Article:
By Ronald Keenske (Buffalo, New York, USA)
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This sci-fi film could also have been titled Gravity 2. You remember Gravity the Oscar award winning film from last year. The film also rang up $274 million at the USA box office ticket sales. The film also won praise from film critics and movie fans alike. With this much adoration, awards and big bucks from the box office. It was inevitable that other filmmakers would want to take their chance at the box office gold, with their version of Gravity. And so Interstellar is the first of the follow the space film leader. The next space travel film coming soon, director Ridley Scott’s The Martian starring Matt Damon about…you guessed it an astronaut stranded on the planet Mars. Without a doubt many other Gravity clone copycat films are in the planning stages.

Interstellar wanting so much to cash in on Gravity’s Oscar gold, that the word gravity is used at least a dozen times in the film. One line uttered in the film “This is gravity.” Dropping hints to the Academy voters? Interstellar also borrows (steals) similar scenes from other successful sci-fi films like 2001 Space Odyssey, Gravity and Apollo 13. The film fares well as family drama, and could have made it on its own in that genre. Yet for all of those sci-fi fans who are looking for a mind blowing sci-fi epic.

Well you have to sit through almost two hours of slow paced drama. With only a harmless dust storm as any on screen action. Here’s the other glaring problem with this film. The scenario that the world is near ending because of the Earth is turning into a dust bowl, thus killing off all vegetation, except corn. Now, here’s where this film goes from science fact to utter science fantasy. The lead character Cooper an ex-astronaut played by last year’s best Oscar actor winner Matthew McConaughey, he is put out to pasture as a farmer. Why? Because as the film explains it the world doesn’t need brilliant people, they need farmers to dust off their corn and keep feeding the masses that are still living.

Well here’s a brilliant suggestion, since no brilliant people appeared in this film. Why didn’t they just build gigantic greenhouses to grow their crops to feed the world? Oh, during this dust bowl world ending event we only see a handful of people dashing in and driving away from a dust storm. Where is the world ending threat shown to humanity in this film? Nowhere! In the film World War Z we saw thousands of terrified people running from zombies. In the film The Day After Tomorrow we saw tidal waves submerge Manhattan followed by death chilling cold and snow and the throngs of people affected by it. Here, in Interstellar there is no worldwide calamity shown anywhere except to handful of people.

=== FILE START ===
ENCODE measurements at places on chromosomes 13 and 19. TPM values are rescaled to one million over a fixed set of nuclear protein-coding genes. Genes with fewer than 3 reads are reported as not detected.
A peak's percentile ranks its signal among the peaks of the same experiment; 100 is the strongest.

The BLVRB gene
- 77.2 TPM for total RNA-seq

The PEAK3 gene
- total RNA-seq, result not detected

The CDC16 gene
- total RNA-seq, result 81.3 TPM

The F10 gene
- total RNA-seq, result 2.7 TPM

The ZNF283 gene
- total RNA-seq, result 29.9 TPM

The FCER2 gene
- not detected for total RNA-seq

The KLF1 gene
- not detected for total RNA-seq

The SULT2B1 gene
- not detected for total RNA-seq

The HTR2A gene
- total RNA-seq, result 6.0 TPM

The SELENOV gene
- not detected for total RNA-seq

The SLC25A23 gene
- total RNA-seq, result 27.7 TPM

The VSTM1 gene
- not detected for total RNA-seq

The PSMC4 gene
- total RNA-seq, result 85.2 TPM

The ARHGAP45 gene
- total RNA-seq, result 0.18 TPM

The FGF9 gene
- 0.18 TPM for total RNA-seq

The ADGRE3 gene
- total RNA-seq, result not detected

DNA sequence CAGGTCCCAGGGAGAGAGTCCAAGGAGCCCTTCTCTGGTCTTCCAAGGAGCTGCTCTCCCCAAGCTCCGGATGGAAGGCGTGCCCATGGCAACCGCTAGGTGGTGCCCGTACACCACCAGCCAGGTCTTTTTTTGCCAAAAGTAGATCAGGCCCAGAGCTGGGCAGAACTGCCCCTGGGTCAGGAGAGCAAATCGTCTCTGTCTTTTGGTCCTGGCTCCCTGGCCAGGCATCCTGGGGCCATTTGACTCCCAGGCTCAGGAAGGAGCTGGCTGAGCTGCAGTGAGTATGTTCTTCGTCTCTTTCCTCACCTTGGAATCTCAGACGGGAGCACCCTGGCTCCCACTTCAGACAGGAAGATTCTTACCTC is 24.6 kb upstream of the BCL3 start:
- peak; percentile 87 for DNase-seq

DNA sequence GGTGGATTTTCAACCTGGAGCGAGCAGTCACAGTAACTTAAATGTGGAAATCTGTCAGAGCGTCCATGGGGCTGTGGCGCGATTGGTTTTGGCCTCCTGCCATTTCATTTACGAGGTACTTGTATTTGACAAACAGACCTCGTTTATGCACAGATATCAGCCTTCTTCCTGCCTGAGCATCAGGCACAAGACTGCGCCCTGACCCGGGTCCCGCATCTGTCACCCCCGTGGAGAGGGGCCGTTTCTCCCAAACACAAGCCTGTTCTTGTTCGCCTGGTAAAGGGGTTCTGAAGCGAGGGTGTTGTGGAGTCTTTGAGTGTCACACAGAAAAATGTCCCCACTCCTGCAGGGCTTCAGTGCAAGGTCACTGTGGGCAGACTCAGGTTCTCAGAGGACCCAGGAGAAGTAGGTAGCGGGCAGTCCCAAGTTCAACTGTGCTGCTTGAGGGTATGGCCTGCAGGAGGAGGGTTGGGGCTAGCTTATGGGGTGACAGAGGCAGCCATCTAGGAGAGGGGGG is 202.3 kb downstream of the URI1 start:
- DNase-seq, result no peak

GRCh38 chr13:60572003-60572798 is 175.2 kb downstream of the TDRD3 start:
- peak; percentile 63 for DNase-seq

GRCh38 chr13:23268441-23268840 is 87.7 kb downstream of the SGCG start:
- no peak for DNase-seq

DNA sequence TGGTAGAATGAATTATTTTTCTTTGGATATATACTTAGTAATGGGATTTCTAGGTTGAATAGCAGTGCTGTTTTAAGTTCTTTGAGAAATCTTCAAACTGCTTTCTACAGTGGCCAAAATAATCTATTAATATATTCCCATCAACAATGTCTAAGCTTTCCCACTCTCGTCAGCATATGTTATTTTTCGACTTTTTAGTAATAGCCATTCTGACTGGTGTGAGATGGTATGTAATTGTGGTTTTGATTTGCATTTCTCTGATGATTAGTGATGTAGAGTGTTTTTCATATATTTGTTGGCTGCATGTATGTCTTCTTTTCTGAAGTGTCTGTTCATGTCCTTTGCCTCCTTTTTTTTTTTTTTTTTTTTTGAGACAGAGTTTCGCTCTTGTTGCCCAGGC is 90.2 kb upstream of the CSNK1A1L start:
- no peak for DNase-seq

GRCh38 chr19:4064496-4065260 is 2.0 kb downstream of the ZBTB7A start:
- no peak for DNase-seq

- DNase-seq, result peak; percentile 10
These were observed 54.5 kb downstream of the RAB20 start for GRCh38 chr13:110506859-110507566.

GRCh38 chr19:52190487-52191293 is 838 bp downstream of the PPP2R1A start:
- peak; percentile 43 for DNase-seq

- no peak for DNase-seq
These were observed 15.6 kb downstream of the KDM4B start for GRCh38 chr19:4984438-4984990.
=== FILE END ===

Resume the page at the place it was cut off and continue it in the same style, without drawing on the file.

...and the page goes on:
So later Cooper and his young daughter investigate strange signals. They find themselves in a secret NASA rocket launch site. Here they meet the lead scientist a Professor Brand played by Michael Caine. This where this film gets downright redundant. Professor Brand recruits Cooper as astronaut to lead a space team mission. To fly a rocket through a wormhole they have discovered near Saturn. To look for another habitable world that has air water, ready for humans to pack their bags and move right in. The filmmakers claim this film is based on science reality. No it’s based upon a theory that has yet to be proven. Why travel through a dubious wormhole to a galaxy thousands of light years away? When we have a possible habitable planet in our own solar system backyard…Mars. It will take a lot of work to terraform (greening) the red planet but it is more realistic than the find the planet needle in the wormhole haystack.

Another error made in this film. The astronauts are put in a state of animation hibernation for eight months. Then upon arrival at the wormhole they wake themselves up ready to begin work. After eight months of no activity their muscles would be like jello, they would not be able to move. If the filmmakers saw film clips of the real space station above Earth they would have seen astronauts using exercise bikes to keep their muscles toned.

The film’s director Christopher Nolan shot homage scenes to Stanley Kubrick’s sci-fi classic 2001 Space Odyssey yet Nolan’s homage scenes pale in comparison to that sci-fi classic film from 1968. Interstellar has some impressive special effects and a nice dramatic story yet its sci-fi premise is pure fantasy.

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